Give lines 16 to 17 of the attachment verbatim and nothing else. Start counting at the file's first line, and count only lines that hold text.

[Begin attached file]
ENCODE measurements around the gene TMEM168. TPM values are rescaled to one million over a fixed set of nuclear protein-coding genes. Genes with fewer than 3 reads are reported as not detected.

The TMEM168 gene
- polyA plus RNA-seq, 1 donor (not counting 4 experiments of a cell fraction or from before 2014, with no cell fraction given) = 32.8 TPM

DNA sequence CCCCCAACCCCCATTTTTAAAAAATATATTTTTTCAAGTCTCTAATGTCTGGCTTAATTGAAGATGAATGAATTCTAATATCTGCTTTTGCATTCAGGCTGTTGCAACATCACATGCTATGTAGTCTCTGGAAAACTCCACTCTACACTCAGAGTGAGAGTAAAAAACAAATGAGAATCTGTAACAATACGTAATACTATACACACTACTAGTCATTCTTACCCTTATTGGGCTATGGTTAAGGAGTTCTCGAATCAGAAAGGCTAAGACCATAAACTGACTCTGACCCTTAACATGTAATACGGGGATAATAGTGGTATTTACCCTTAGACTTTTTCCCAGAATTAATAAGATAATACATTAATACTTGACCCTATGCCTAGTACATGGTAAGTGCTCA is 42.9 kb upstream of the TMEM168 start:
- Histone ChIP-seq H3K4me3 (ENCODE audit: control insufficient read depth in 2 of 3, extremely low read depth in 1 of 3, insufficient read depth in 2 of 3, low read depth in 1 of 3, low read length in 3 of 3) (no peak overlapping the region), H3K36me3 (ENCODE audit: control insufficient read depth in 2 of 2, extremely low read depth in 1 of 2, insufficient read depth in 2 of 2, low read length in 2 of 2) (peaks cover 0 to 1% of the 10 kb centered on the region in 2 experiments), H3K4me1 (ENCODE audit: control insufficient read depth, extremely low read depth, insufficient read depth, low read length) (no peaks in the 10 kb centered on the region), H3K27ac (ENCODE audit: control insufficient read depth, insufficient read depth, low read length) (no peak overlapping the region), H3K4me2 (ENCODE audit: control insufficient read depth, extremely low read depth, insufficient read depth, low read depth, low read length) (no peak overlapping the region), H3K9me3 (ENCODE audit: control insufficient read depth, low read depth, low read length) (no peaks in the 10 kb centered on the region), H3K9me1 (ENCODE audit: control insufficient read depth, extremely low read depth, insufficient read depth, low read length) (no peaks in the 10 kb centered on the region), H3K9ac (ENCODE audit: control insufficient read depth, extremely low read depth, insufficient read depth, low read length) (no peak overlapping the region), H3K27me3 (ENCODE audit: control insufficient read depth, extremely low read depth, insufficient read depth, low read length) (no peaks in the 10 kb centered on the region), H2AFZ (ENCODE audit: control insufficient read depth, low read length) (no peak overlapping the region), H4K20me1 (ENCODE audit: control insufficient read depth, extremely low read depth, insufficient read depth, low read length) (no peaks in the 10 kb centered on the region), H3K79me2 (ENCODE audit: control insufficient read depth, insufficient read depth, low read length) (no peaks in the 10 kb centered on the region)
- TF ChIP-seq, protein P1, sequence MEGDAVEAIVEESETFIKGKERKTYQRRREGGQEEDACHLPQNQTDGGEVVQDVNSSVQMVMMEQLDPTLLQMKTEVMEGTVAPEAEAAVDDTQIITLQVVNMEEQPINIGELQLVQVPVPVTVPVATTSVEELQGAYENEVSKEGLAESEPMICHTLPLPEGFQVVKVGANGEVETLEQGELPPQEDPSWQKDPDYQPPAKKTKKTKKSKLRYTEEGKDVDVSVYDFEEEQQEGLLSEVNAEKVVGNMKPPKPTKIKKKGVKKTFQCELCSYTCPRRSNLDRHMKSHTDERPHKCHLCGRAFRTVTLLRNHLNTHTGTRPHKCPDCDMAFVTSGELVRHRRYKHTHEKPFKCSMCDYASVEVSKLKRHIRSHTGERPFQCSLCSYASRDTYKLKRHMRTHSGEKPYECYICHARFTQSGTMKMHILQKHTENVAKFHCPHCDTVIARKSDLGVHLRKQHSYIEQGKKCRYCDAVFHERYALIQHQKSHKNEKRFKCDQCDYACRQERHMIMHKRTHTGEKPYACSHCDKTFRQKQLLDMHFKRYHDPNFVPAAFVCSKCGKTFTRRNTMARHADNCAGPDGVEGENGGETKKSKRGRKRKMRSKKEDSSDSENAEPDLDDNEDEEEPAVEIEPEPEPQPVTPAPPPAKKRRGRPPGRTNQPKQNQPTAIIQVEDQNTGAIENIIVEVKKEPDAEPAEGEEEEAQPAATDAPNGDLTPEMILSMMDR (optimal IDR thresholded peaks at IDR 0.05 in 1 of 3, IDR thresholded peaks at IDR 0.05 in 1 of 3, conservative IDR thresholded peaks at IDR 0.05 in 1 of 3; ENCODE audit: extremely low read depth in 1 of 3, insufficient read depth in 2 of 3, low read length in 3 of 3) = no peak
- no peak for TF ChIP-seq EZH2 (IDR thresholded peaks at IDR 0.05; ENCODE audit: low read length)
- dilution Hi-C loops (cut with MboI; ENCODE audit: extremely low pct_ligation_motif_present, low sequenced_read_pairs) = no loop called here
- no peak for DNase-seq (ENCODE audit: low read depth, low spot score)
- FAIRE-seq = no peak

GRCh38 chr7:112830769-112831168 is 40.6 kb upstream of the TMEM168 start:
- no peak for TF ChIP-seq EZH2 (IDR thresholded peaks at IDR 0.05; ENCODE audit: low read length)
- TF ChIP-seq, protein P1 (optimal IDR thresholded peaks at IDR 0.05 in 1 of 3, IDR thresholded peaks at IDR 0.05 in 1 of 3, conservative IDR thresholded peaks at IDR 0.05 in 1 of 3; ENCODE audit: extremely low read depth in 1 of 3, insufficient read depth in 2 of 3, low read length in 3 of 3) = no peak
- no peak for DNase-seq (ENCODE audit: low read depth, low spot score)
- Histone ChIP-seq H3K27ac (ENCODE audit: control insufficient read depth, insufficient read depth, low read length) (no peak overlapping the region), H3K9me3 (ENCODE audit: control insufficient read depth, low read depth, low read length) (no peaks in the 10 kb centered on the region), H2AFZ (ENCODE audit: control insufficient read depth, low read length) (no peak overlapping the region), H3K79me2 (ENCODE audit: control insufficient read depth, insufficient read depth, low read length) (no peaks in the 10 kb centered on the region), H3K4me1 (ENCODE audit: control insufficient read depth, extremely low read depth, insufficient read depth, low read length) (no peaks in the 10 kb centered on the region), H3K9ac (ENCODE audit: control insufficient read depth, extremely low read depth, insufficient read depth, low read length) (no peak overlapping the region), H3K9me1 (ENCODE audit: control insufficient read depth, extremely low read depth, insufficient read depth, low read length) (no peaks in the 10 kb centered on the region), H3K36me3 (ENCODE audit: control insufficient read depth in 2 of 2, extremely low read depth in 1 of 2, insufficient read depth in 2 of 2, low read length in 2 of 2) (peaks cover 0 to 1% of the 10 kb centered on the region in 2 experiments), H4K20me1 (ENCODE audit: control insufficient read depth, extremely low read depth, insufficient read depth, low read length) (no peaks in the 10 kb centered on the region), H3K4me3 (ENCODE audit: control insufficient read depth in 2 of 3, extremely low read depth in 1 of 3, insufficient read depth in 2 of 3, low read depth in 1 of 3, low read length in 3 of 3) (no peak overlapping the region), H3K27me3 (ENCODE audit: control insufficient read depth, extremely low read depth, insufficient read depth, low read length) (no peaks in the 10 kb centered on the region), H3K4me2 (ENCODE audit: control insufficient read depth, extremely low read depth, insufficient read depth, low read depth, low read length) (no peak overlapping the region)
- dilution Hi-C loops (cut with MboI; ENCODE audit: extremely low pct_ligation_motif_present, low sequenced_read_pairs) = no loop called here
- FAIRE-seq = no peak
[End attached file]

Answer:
- dilution Hi-C loops (cut with MboI; ENCODE audit: extremely low pct_ligation_motif_present, low sequenced_read_pairs) = no loop called here
- FAIRE-seq = no peak